Megan Hill

Louvre Guide: 10 Things You Must See

Make the most of your visit with our Louvre guide and be sure to stop by the museum's top things to see!

As the largest museum in the world, there's lots to see in the Louvre and not nearly enough time. With over 35,000 priceless masterpieces and artefacts, the Louvre was originally built in 1190 as a fortress. Only after the French monarchy moved out to Versailles in 1793, did the Louvre re-open as a museum. As one of Paris' most popular attractions, it houses iconic artwork and centuries of history. If you're planning a visit but not sure where to start, let us help you with our quick guide to the Louvre and some of its most significant pieces!

Mona Lisa

Protected by a transparent wall, Leonardo Da Vinci's internationally renowned Renaissance work is a must-visit for any visitor to The Louvre. Always surrounded by a crowd, the captivating oil portrait is said to be Lisa Gheradini and was commissioned by her husband Francesco del Giacondo. A number of mysteries that surround this enigmatic masterpiece but one thing remains - it's one of the most recognisable artworks in the world.

Venus de Milo

This ancient Greek sculpture depicts Aphrodite, the goddess of love, and was found on the island of Melos in 1820. As an example of Hellenistic art, the marble statue was found partially damaged which gives the Venus de Milo its distinctive armless silhouette. Image via Musee du Louvre facebook

Slave Statues

Renowned artist Michelangelo was well known for his emotive realistic sculptures and The Louvre is home to The Dying Slave and The Rebellious Slave, works that captures the pain and beauty of his subjects. Commissioned for Pope Julius II's tomb in the 1500s, the statues have since found their way to Paris to be admired.

Liberty Leading the People

This 1830 cinematic painting by Eugéne Delacroix has become synonymous with France's revolutionary spirit, with an allegorical female figure of freedom proudly displaying the tricolour red, white and blue French flag. Nicknamed Marianne, she is shown leading people into battle and has since become an icon of the country with her likeness used in stamps and Euro coins. Image via Musee du Louvre facebook

Winged Victory of Samothrace

Another incredible work of Grecian Hellenistic art, the imposing winged goddess Nike greets visitors to The Louvre at the bottom of the Daru Staircase. She cuts a dramatic figure with windswept robes and was found on the island of Samothrace, where it's assumed she was built in celebration of a naval victory in 190BC.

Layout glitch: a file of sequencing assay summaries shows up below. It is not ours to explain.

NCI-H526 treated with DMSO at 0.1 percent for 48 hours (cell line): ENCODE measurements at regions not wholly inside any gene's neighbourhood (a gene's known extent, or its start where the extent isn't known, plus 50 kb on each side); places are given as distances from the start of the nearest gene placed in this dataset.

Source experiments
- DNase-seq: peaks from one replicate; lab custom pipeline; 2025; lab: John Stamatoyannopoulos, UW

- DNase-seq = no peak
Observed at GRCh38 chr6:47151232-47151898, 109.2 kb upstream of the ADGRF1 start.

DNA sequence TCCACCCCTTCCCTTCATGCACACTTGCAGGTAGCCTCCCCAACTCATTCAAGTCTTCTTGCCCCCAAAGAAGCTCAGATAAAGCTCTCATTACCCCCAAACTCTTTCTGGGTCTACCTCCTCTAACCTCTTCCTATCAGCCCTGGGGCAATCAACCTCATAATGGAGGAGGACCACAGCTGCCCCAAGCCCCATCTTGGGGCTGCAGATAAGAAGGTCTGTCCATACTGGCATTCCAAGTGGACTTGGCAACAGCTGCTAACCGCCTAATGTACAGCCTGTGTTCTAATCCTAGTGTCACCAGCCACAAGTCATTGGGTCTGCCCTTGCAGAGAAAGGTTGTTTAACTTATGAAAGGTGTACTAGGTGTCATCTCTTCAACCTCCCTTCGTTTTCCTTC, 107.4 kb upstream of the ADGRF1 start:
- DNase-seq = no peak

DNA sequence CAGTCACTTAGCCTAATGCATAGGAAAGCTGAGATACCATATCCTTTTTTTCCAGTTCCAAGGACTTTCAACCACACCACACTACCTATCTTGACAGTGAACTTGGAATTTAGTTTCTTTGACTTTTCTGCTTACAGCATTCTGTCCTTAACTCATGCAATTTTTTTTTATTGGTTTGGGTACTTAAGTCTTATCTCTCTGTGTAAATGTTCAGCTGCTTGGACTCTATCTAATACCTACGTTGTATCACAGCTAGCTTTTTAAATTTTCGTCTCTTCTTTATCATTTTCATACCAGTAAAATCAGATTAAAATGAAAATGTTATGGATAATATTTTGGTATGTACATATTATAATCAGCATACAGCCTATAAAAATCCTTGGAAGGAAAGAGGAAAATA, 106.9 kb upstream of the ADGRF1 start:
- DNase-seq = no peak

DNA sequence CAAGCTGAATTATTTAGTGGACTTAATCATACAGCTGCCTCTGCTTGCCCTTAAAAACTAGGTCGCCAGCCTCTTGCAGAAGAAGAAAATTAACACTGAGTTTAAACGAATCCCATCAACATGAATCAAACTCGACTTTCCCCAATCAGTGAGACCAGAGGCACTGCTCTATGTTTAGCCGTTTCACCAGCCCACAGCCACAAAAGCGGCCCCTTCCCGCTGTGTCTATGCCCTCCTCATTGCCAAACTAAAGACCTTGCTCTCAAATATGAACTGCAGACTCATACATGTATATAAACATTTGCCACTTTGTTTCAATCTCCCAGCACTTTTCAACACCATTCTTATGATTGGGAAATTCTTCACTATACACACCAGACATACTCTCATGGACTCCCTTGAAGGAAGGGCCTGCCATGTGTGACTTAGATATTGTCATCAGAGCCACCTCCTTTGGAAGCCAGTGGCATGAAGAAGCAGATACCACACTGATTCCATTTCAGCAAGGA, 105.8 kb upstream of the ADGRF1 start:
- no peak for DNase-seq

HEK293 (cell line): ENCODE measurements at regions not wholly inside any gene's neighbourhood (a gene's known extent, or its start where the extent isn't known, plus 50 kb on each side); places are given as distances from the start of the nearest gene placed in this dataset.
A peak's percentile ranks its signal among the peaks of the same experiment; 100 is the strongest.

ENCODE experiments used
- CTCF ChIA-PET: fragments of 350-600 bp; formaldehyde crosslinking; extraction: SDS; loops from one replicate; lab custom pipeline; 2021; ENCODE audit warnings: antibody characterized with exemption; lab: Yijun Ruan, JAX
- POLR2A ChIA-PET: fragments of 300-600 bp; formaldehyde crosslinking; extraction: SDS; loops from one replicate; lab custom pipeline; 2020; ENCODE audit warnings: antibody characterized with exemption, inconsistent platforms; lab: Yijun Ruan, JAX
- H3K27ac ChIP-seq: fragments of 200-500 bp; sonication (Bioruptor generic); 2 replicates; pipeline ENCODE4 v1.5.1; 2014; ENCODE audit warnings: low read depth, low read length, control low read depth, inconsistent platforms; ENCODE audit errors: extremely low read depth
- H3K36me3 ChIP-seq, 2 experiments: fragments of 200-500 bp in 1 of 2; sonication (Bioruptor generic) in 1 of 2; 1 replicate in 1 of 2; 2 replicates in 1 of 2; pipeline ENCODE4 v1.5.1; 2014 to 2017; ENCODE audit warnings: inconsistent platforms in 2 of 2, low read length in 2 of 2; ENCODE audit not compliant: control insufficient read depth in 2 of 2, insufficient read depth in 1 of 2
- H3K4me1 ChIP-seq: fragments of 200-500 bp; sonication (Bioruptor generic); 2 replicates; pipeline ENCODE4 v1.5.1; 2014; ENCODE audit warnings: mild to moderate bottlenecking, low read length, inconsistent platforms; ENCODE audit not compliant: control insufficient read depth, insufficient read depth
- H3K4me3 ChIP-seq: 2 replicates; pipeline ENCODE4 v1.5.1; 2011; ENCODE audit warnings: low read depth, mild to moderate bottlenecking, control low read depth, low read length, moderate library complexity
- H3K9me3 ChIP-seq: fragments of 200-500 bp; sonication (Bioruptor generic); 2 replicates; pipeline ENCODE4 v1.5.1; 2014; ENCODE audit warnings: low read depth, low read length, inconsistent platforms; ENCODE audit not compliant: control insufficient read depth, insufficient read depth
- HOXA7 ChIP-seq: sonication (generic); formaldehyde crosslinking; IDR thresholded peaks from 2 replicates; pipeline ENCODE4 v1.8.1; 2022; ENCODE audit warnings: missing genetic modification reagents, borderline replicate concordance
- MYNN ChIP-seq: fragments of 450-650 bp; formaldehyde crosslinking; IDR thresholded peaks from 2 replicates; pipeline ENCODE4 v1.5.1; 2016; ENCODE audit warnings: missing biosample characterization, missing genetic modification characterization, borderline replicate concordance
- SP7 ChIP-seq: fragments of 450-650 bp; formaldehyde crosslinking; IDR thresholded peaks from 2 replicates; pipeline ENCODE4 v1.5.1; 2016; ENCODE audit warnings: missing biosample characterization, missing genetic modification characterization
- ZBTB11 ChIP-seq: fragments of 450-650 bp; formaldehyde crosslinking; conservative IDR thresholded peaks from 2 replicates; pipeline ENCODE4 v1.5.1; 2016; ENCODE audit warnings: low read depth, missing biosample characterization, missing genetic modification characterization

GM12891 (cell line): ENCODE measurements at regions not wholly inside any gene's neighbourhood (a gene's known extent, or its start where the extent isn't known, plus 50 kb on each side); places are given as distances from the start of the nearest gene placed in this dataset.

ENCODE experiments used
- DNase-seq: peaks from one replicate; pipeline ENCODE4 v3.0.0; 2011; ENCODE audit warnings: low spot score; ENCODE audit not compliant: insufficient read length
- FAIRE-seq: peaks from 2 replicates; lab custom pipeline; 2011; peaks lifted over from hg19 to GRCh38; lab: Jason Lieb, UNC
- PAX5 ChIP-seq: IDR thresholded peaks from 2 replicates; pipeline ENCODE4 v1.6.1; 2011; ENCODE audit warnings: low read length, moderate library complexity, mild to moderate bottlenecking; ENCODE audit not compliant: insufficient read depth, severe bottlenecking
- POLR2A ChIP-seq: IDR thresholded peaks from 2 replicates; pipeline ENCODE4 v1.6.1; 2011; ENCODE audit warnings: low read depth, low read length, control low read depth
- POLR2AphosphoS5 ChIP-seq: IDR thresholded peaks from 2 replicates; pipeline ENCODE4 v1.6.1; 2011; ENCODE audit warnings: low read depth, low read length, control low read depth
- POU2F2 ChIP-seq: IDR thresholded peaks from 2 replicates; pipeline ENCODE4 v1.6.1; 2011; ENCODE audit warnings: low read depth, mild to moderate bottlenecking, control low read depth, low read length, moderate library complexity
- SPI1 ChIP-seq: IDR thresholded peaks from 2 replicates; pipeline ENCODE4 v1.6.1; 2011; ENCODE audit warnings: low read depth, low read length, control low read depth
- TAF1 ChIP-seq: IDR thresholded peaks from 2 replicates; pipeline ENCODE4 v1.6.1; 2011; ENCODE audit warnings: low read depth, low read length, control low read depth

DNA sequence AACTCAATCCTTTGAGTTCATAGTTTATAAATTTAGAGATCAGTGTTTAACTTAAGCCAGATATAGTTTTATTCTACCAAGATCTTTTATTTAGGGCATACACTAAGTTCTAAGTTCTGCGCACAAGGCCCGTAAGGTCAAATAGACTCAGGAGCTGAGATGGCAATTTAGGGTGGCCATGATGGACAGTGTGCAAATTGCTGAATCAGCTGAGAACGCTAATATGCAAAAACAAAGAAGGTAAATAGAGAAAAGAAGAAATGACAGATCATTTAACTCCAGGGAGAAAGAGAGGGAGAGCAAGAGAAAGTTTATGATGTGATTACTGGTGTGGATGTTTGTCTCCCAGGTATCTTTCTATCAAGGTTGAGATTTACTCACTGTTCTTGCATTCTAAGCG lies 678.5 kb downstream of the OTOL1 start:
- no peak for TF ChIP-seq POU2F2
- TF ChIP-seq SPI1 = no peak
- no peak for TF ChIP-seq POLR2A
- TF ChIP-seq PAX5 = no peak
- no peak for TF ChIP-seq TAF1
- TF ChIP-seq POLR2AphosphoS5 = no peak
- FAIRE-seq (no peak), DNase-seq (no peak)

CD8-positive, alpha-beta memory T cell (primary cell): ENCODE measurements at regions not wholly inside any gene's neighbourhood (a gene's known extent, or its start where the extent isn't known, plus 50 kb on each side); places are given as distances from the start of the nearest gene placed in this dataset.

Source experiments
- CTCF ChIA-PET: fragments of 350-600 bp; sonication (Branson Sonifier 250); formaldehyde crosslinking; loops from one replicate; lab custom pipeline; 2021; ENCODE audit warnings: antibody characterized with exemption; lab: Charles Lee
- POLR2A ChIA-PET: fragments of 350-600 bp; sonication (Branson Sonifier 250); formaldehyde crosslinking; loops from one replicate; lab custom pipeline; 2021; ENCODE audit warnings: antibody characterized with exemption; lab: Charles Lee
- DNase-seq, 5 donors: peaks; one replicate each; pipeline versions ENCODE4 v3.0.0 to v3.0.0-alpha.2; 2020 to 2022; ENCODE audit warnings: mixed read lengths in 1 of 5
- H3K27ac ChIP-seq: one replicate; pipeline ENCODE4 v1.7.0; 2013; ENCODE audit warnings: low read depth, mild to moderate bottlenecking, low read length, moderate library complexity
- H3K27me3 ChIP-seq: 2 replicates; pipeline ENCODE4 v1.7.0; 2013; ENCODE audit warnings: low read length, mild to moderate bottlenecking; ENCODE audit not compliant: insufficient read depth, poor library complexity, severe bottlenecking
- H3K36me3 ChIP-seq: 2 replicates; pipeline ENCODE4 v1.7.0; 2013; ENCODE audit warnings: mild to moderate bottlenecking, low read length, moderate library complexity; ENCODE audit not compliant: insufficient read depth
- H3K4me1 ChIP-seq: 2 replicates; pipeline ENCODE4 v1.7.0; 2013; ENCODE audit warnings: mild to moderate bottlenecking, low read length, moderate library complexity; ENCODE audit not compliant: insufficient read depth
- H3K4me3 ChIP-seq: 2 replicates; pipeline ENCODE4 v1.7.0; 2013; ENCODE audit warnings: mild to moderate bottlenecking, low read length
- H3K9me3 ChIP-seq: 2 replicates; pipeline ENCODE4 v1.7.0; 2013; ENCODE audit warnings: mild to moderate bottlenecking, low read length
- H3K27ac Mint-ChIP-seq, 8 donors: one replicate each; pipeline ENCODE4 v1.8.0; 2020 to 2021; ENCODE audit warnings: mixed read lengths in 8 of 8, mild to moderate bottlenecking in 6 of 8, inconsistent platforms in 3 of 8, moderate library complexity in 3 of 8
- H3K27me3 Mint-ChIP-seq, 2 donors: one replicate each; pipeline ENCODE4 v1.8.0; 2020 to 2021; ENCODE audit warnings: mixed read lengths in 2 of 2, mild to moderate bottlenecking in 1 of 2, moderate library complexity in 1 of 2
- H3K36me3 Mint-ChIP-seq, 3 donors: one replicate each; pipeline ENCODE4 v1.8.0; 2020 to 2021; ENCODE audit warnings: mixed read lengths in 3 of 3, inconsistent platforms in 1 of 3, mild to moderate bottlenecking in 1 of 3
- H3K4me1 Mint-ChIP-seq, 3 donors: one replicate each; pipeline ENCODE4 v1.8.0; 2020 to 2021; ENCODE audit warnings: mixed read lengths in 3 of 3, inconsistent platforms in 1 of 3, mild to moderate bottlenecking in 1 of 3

The Raft of the Medusa

Straying away from the ancient Greek myth, this moody painting depicts the shipwreck of French frigate ship Medusa in which only 15 people survived through cannibalism. As a major work of French Romanticism, it was painted by Théodore Géricault in the early 1800s and depicts a significant moment in both French and artistic history.

The Coronation of Napoléon

Depicting a key moment in French history, Jacques-Louis David actually attended Emperor Napoléon's coronation in 1804 and was commissioned to recreate the ceremony in a gigantic painting. Spanning six by ten metres, it's impossible to miss and painstakingly details the emperor. Image via Musee du Louvre facebook

Psyche Revived by Cupid's Kiss

As one of the most romantic pieces in The Louvre, this marble sculpture was commissioned in 1787 and based off Ovid's depiction of Cupid and Psyche in his epic Metamorphoses. As a fantastic example of Neoclassicism in art, Antonio Canova's work is a delicate depiction of tenderness and breathtaking in its realism.

The Lacemaker

This detailed portrait of a woman tirelessly crafting intricate lace was once hailed by Renoir as the most beautiful painting in the world. Painted by Dutch artist Johannes ou van Vermeer, it's best known for its soft, mellow colours and painstaking, intimate detail to domestic life.

Les Noces de Cana

Depicting a biblical miracle in which Jesus Christ transformed water into wine at a wedding fesat, this vibrant painting is full of colour and is so big that it covers an entire wall in The Louvre. With over 100 wedding guests, the religious figure sits haloed in the centre of the artwork with the bride and groom off to the side.
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